Although the majority of T-cell subsets examined were not different between the family members of lupus patients and control individuals, a decrease in the proportion of NKT cells was seen in the first-degree relatives of lupus patients compared with control individuals. Although the reduced proportion of NKT cells was not as pronounced as that seen in the probands (P = 0.0009 for relatives as compared with probands), it achieved statistical significance for both parent and sibling subpopulations when compared with control individuals (Figure 2). An increased proportion of CD4+ memory T cells was also seen in the first-degree relatives as a whole, but this difference was not consistent when the parents and siblings were analyzed separately. Notably, there was no correlation between the proportion of NKT cells and the proportions of CD86+ naïve B cells, mature naïve B cells, or memory CD4+ T cells in the lupus family members.

The reduced proportion of NKT cells in the family members of lupus patients correlates with the presence of a positive ANA

To determine whether the presence of positive ANA status was correlated with any of the cellular phenotypes identified in the relatives of our lupus patients, we measured IgG ANAs, using HEp-2 cells as a substrate. The frequency of ANA positive status at the time of study in our lupus patients was 85.2%, as compared with a rate of 4% ANA positivity in the control individuals (P < 0.001, Fisher's exact test). Consistent with previous reports, the first-degree relatives of lupus patients had a marked increase in the frequency of ANA positivity as compared with control individuals. Overall, 21.7% of family members were ANA+ (P < 0.001 versus control individuals), with a frequency of 23.9% in the mothers (P < 0.001), 22.4% in the fathers (P < 0.001), and 16% in the siblings (P = 0.008). Comparison of cellular phenotypes between ANA+ and ANA- relatives using the van Elteren test, with age and sex as covariates, revealed that only the proportion of NKT cells was correlated with a positive ANA status (P = 0.009); in family members the median proportion of NKT cells was significantly lower in individuals with a positive ANA (mean ± standard deviation = 0.032 ± 0.042, median = 0.014) as compared with those who were ANA negative (mean ± standard deviation = 0.086 ± 0.23, median = 0.029).

Because very few of the first-degree relatives had elevated levels of anti-dsDNA antibodies, the association between the presence of these autoantibodies and the proportion of NKT cells was not examined. However, there was no correlation between anti-dsDNA antibody levels and the proportion of NKT cells in the probands.

Association between autoimmune disease in the family members of lupus patients and a reduced proportion of NKT cells

A reduced proportion of NKT cells has been reported in multiple autoimmune diseases and has been noted in family members of patients with type 1 diabetes mellitus (DM) [33]. We therefore addressed whether the family members of our lupus patients had an increased frequency of autoimmune disease and investigated whether this was associated with a reduced proportion of NKT cells. As shown in Table 3, the frequency of any autoimmune disease in our control individuals was approximately 5%, which is consistent with previous population surveys [34]. The percentage of lupus patients' family members reporting any autoimmune disease was 28.3%, which was significantly increased as compared with population control individuals, with the most commonly reported autoimmune diseases being rheumatoid arthritis (11.4%), closely followed by hypothyroidism (11.2%). Although 31 relatives self-reported DM, only one mother self-reported a clinical picture consistent with type 1 DM, but this diagnosis could not be confirmed.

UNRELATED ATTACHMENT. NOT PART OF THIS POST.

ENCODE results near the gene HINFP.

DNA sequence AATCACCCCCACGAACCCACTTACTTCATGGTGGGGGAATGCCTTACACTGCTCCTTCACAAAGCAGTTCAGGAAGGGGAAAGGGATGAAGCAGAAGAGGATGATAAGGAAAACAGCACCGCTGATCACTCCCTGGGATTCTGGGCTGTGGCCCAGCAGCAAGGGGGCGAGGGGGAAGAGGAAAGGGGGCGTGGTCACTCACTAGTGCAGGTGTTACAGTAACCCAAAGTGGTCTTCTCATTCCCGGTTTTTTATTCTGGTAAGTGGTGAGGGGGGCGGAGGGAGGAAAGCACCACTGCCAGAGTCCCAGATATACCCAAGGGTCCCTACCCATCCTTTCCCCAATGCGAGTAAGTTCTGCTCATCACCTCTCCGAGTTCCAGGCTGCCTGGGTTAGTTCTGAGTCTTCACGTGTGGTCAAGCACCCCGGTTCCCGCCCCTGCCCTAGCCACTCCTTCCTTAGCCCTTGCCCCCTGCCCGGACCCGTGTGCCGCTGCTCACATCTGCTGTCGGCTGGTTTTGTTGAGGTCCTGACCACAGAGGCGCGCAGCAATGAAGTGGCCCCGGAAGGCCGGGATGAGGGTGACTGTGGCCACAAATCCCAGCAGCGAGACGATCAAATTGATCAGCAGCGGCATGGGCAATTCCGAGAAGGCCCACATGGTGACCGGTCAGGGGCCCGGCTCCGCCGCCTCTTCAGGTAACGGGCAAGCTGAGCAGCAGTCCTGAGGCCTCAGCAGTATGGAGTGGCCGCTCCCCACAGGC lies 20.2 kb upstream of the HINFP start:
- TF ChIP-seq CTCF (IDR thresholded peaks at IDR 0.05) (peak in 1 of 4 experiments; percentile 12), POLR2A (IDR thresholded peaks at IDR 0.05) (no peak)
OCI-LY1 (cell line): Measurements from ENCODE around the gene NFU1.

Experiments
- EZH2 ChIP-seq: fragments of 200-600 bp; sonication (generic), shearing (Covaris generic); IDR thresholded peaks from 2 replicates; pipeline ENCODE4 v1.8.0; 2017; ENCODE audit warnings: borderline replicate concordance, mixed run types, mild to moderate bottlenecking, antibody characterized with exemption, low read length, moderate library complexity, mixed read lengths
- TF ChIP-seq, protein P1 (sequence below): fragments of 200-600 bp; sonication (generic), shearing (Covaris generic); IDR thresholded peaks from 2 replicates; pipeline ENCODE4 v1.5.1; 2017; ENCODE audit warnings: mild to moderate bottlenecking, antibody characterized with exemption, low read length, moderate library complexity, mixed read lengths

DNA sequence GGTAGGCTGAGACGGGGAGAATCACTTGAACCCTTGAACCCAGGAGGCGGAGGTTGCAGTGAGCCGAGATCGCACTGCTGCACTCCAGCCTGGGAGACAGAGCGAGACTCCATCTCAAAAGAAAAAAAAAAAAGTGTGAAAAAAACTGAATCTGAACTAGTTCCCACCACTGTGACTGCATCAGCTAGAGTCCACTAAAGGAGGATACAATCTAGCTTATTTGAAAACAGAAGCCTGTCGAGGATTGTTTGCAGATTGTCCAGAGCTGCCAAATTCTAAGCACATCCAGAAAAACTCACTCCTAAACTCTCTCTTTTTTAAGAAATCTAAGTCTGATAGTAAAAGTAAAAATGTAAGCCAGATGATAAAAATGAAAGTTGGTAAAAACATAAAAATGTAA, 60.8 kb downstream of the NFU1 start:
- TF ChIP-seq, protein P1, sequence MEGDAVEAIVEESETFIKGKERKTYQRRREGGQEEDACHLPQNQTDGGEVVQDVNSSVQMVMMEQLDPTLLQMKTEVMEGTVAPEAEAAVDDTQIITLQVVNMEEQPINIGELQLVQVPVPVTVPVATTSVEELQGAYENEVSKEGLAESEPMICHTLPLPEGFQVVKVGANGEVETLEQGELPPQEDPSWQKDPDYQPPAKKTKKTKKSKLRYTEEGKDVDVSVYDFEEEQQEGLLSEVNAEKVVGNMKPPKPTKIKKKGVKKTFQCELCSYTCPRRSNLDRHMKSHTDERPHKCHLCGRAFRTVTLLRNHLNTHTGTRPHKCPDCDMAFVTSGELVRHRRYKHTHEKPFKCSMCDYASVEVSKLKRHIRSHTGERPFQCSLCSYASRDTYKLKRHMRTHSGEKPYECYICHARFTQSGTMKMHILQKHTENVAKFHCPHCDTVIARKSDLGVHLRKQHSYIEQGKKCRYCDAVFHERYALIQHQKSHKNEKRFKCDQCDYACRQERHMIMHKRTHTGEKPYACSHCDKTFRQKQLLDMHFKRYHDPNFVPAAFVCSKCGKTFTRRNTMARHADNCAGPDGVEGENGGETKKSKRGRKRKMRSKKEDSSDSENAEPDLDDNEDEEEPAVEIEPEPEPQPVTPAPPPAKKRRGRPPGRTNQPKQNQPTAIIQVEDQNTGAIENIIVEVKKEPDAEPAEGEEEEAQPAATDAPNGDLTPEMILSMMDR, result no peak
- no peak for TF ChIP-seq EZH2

Table 3. Prevalence of self-reported autoimmune disease in the family members of lupus patients

Every effort was made to confirm the presence of self-reported autoimmune disease, but only about 25% of autoimmune disease diagnoses could be confirmed at the time of analysis because of limitations on access to medical records. Of the 109 lupus relatives with at least one self-reported autoimmune disease, additional clinical information was available for 47, and 25 of these were confirmed positive. Because of the variability in confirmation of reported autoimmunity, cellular phenotypes were examined for both self-reported and confirmed autoimmune disease. For self-reported autoimmune disease, the presence of any autoimmune disease was associated with a significantly reduced number of lymphocytes per milliliter, reduced proportion of NKT cells, and increased proportion of CD69+ B cells in comparison with control individuals (P = 0.022, 0.0001 and 0.041, respectively, Wilcoxon test). When these data were adjusted for age and sex, using the van Elteren test, the differences in the number of lymphocytes per milliliter and proportion of NKT cells remained significant (P = 0.039 and 0.0006, respectively).